Diurnal and seasonal variation of SBI frequency drives SLR variations spatially and temporally between the four sites. For example, Ifreq on the NFT was roughly 75% during the nighttime readings across the study period compared to roughly 35% during the daytime readings (Table 12). In comparison, ISLRs on the NFT were 2.8 °C 100 m−1 during the night and 2.4 °C 100 m−1 during the day. Thus, Ifreq between night and day is driven by diurnal and seasonal patterns, while ISLRs (SBI strength) are not driven as strongly by these same patterns.
The two SV transects had average SBI event lengths of 13.5–15 h, while in the NV SBI event length on average lasted only between 8.5 and 10 h (Table 8). Between the four transects, persistent SBIs were longer and more frequent in the SV leading to a more regular occurrence of inverted SLRs. Thus, these persistent SBIs play a substantial role in shaping SBI frequency and the variability of SLRs spatially on this valley-to-valley scale.
The evolution of persistent cold pooling and subsequent SBI events has been studied extensively (Wolyn and McKee 1989; Zhong et al. 2001; Zangl 2003; Yu et al. 2017; McCaffrey et al. 2019; Sun and Holmes 2019). For example, persistent cold-air pools and subsequent SBIs develop through cold-air drainage and (or) synoptic conditions that lead to warm air advection aloft or subsidence of air aloft producing a warmer air cap above the cold air layer near the surface (Lareau et al. 2013). Terrain that surrounds some valleys can block winds aloft from mixing to the surface which generates conditions optimal for SBIs to develop and persist (Pichugina et al. 2019). Cold-air pools and subsequent SBIs in the Columbia Basin of the northwest United States were found to persist until winds from approaching Pacific frontal systems mixed out the SBI layer (Whiteman et al. 2001). A study of the development and evolution of persistent cold-pooling events in high-latitude areas, particularly those in the mountainous areas of northwestern Canada, is needed to fill research gaps.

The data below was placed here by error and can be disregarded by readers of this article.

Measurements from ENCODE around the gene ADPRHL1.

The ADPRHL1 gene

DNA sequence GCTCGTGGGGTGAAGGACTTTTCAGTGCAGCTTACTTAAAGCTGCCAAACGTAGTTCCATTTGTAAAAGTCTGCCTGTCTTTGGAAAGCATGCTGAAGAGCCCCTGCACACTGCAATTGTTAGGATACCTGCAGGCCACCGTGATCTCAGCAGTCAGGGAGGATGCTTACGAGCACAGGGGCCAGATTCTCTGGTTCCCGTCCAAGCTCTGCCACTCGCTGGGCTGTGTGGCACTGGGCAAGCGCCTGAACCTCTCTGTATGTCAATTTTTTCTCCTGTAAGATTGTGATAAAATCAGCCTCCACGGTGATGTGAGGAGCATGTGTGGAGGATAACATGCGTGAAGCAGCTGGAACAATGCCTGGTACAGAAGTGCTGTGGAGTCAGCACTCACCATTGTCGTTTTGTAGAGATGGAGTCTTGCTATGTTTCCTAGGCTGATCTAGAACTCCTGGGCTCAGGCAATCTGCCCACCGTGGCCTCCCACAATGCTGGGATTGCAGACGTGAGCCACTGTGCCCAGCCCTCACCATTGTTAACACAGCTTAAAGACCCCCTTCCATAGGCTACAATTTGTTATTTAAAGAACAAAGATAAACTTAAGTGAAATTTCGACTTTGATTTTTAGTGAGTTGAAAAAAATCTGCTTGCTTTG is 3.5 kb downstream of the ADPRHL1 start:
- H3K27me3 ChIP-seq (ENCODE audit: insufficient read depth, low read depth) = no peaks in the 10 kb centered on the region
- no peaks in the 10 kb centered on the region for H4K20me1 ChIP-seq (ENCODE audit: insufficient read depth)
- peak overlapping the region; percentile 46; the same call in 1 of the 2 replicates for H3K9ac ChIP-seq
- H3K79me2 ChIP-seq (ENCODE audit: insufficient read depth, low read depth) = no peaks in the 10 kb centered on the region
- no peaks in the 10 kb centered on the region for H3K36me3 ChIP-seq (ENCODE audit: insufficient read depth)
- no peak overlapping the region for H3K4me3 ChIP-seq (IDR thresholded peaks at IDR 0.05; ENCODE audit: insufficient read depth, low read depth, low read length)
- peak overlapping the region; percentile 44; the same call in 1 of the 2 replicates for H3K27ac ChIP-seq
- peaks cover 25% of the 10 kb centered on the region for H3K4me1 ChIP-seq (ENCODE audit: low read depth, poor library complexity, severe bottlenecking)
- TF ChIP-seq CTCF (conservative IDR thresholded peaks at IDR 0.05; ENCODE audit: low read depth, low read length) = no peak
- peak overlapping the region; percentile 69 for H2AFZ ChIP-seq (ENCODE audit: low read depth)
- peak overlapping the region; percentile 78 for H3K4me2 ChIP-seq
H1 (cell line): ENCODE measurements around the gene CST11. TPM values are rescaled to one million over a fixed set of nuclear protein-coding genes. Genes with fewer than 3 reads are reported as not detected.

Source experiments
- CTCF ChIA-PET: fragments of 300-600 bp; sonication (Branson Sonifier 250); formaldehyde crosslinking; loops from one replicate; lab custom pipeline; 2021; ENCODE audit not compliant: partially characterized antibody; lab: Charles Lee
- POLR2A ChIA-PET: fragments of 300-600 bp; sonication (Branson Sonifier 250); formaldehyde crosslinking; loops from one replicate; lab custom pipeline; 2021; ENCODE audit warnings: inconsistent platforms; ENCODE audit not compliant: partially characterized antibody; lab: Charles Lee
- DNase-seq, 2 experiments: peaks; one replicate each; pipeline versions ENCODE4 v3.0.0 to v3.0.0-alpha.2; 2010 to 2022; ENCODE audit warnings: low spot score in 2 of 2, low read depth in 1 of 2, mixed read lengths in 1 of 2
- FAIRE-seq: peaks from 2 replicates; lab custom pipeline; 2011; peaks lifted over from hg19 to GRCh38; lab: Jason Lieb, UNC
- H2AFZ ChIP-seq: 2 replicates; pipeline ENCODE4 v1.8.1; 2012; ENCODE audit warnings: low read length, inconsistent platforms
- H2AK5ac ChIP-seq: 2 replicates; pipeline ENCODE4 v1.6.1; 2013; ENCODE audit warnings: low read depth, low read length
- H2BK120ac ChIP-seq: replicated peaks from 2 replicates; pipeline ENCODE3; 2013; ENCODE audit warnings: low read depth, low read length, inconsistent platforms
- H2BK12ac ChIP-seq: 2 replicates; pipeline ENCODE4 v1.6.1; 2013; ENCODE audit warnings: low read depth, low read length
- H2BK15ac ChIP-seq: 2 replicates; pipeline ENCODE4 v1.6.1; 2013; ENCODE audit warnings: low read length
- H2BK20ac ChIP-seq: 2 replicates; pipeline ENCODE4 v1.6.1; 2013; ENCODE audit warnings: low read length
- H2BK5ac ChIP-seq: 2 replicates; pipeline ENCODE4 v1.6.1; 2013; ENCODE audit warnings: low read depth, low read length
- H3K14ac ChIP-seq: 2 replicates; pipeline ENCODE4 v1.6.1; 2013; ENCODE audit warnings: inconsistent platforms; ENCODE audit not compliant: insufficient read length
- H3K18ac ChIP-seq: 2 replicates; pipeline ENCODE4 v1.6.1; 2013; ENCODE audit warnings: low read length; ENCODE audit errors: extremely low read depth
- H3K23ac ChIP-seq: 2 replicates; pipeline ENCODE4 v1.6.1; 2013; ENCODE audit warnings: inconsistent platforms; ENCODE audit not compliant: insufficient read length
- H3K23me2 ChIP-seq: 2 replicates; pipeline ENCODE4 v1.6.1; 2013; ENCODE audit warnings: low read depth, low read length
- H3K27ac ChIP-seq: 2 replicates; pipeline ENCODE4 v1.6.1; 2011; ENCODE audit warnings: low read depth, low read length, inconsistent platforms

Overall, intense cold-air pooling and subsequent SBI development and persistence result in temperature patterns where low-lying and high-elevation locations are coldest and mid-elevations are warmest. Elevation-dependent warming is predicted to occur as climate change is accelerated in high elevations faster, and more intensely than in lower elevations (Pepin et al. 2015). Elevation-dependent warming has recently been observed in Southern Yukon (Williamson et al. 2020). Cold-air pooling and subsequent SBIs have been theorized to alter patterns of climate change through the decoupling of the lower atmosphere from synoptic conditions (Daly et al. 2010). This has led to reduced climate warming in the winter season at valley bottom locations susceptible to SBIs and atmospheric decoupling (Pepin et al. 2011). One study in the Italian Alps suggests the SBIs in the Po Valley may become more frequent as the climate warms (Caserini et al. 2017). In Australia, SBIs have broadly been observed to be decreasing in frequency and strength between 1961 and 2017 (Hiebl and Schöner 2018). All these studies review SBIs and their relationship to climate change in mid-latitude mountainous areas (American Rockies, European Alps, Australia). A global approach to predicting change in the number of hours with an SBI present between two time periods (1951–1980 and 1981–2010) found that there are some areas of increase and some of decrease depending on the location. Northwestern Canada was projected to have only as high of a 10% increase in SBI hours with most locations having a near-zero change (Hou and Wu 2016). More recently, SBI impact on SATs in northwestern Canada highlighted some evidence for reduction of inversion impact on SAT over time (N.C. Noad, P.P Bonnaventure, G. Gilson, H. Jiskoot, and M. Garibaldi, personal communication, 2022). While this pattern is far from confirmed, much future care and research into this topic are essential. If a change in the vertical temperature structure of the atmosphere is occurring, then valley bottom locations could be impacted by rates of warming that may differ from higher elevations.